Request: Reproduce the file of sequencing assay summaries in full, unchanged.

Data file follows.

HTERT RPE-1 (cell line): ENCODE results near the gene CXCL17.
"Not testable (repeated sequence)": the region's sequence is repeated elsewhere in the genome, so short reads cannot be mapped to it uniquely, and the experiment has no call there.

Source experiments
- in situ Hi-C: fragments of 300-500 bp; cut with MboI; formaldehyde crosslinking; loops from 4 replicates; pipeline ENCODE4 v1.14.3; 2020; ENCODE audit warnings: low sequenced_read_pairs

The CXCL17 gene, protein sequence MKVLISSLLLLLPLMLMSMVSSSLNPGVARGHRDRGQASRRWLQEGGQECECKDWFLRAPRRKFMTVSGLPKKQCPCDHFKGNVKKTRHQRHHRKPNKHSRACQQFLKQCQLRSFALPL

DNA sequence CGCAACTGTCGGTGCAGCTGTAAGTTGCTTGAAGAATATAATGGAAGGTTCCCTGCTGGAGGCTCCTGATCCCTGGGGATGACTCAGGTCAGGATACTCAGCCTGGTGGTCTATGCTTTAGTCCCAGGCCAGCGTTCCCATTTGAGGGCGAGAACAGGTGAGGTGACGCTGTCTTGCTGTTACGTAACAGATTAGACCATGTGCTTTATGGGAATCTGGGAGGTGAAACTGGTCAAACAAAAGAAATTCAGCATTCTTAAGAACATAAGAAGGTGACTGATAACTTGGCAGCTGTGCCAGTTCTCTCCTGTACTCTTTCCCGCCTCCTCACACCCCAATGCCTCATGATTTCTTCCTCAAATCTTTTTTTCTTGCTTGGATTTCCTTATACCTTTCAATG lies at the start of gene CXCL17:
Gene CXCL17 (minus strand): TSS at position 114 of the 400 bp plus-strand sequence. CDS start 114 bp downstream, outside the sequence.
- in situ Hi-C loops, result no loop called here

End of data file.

HTERT RPE-1 (cell line): ENCODE results near the gene CXCL17.
"Not testable (repeated sequence)": the region's sequence is repeated elsewhere in the genome, so short reads cannot be mapped to it uniquely, and the experiment has no call there.

Source experiments
- in situ Hi-C: fragments of 300-500 bp; cut with MboI; formaldehyde crosslinking; loops from 4 replicates; pipeline ENCODE4 v1.14.3; 2020; ENCODE audit warnings: low sequenced_read_pairs

The CXCL17 gene, protein sequence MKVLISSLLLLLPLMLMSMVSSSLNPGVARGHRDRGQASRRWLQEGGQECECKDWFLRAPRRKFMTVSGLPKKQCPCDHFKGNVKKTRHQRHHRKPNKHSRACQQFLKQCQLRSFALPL

DNA sequence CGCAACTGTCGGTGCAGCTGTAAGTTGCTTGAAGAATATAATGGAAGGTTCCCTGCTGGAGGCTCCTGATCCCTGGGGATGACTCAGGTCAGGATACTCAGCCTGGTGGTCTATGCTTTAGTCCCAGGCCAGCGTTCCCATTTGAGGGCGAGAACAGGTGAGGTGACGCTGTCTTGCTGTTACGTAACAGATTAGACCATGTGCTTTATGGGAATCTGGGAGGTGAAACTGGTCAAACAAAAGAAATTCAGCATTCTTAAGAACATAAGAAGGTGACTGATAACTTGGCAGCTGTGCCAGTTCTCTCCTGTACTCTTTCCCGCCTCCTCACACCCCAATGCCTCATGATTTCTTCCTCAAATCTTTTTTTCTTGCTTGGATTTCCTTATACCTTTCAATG lies at the start of gene CXCL17:
Gene CXCL17 (minus strand): TSS at position 114 of the 400 bp plus-strand sequence. CDS start 114 bp downstream, outside the sequence.
- in situ Hi-C loops, result no loop called here